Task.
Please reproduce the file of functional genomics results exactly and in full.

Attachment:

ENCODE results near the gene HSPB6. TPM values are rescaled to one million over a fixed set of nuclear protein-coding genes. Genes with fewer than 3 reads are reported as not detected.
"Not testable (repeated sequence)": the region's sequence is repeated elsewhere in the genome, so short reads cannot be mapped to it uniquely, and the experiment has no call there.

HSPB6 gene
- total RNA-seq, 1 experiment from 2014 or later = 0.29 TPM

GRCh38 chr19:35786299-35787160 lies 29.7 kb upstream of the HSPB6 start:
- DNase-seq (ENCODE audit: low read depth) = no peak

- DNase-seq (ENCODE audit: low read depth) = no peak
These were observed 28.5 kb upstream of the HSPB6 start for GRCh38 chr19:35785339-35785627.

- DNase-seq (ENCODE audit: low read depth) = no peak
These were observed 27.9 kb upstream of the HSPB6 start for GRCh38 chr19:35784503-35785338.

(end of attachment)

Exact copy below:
ENCODE results near the gene HSPB6. TPM values are rescaled to one million over a fixed set of nuclear protein-coding genes. Genes with fewer than 3 reads are reported as not detected.
"Not testable (repeated sequence)": the region's sequence is repeated elsewhere in the genome, so short reads cannot be mapped to it uniquely, and the experiment has no call there.

HSPB6 gene
- total RNA-seq, 1 experiment from 2014 or later = 0.29 TPM

GRCh38 chr19:35786299-35787160 lies 29.7 kb upstream of the HSPB6 start:
- DNase-seq (ENCODE audit: low read depth) = no peak

- DNase-seq (ENCODE audit: low read depth) = no peak
These were observed 28.5 kb upstream of the HSPB6 start for GRCh38 chr19:35785339-35785627.

- DNase-seq (ENCODE audit: low read depth) = no peak
These were observed 27.9 kb upstream of the HSPB6 start for GRCh38 chr19:35784503-35785338.